Greg is the best mechanic I know and also someone who could also audition for the next Dos Equis “the most interesting man in the world” campaign. He is known for wearing kilts, growing French mustaches, singing in a gospel choir, and racing a vintage Bianchi on the velodrome. When he shows up for a weekend cycling event, he is likely to be packing a ridiculous diversity of tools. At Eroica 2017, he brought 20 different freewheel removers, a dozen headset and BB wrenches, seven spoke wrenches, a dishing tool, four crank pullers, three third hands, two different peanut butter wrenches (TA and Campy) a Campy Anniversary pedal cap remover, and even some frame facing tools (!). Also, I know of no other cyclist who brings his own Jeanie Pro heavy duty electric massager along for the weekend.
We rolled our two red bikes out the cottage door into 38 degrees, and pedaled through the chill to the starting line later than most of the other long route riders. Always a spartan dresser keen on old-school ways, Greg had lathered some sort of liniment of the sort veterinarians use on horses on his legs in lieu of leg warmers. I went with some standard knit arm and leg warmers. Our passports stamped, we departed with some of the coastal route riders, then turned away from them toward Cass winery. Going out of town, we rode no-handed with our hands tucked under our armpits as often as we could. Before we knew it we were alone in the rolling hills, reeling in stray riders on some of the rollers, feeling our oats.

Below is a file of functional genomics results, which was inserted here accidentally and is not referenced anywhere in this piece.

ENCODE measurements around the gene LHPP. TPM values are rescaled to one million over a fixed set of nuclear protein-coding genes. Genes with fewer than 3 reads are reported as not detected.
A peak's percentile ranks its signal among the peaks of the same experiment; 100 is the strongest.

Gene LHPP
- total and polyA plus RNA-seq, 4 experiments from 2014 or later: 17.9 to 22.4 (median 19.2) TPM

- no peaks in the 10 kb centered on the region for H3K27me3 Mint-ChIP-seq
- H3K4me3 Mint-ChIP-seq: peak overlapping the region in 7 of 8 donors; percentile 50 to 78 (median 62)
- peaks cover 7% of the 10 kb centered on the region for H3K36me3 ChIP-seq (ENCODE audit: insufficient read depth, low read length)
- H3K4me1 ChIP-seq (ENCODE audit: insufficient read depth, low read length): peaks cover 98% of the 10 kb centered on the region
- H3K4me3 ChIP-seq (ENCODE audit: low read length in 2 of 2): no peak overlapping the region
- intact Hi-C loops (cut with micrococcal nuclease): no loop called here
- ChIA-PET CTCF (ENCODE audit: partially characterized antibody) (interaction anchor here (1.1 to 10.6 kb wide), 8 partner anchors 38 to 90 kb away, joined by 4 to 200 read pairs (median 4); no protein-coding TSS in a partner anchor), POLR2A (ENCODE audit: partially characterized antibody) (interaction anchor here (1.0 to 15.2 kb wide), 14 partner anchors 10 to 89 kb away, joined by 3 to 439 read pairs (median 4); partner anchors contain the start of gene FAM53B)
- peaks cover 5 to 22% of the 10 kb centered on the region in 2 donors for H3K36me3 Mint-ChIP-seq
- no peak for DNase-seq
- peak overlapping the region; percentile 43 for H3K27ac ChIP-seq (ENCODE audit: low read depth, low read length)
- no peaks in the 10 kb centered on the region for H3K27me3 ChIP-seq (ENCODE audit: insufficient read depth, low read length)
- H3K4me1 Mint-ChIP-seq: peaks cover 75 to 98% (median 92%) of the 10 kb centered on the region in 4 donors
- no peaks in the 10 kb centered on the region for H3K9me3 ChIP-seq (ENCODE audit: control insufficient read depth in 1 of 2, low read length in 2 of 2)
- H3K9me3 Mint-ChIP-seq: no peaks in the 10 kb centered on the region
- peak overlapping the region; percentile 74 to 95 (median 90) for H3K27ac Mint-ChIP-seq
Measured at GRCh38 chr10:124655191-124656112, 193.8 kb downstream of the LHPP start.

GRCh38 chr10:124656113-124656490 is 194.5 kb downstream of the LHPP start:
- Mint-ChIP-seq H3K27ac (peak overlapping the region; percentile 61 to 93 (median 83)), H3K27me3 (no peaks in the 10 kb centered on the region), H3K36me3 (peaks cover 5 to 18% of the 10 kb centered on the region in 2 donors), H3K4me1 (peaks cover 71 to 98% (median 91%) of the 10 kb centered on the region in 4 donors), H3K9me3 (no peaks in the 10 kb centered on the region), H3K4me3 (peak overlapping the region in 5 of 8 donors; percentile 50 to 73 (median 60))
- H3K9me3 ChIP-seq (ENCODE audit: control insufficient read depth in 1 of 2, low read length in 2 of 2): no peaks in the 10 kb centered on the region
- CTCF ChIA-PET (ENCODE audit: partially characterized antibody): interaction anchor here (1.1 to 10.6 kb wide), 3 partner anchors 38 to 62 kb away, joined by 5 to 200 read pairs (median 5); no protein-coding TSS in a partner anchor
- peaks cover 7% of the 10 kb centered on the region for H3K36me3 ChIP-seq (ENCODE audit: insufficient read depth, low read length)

I felt much better than I had hoped considering my car-collision and sickness earlier in the week. However, it was clear from near the beginning that I wasn’t 100 percent. Greg was riding strong, and from early on, I had to stay on the pedals to keep him from pulling away. There was one of those moments early in the ride, when we were powering up one of the longer rolling hills in our big rings, riding shoulder to shoulder, when our bikes disappeared underneath us, and we felt more like 20 year olds than two 50-year-olds with grown kids. Before we knew it, we had arrived at Cass winery, where we were handed a swig of red wine in a water bottle. We pedaled on toward hot olive oil fries, olive tea, and bread at Olea Farms. By the time we rolled into Halter Ranch, we were ready to sit in the barn and enjoy a bowl of hearty Tuscan bean stew, sticks of pecorino cheese, and a titch of red wine.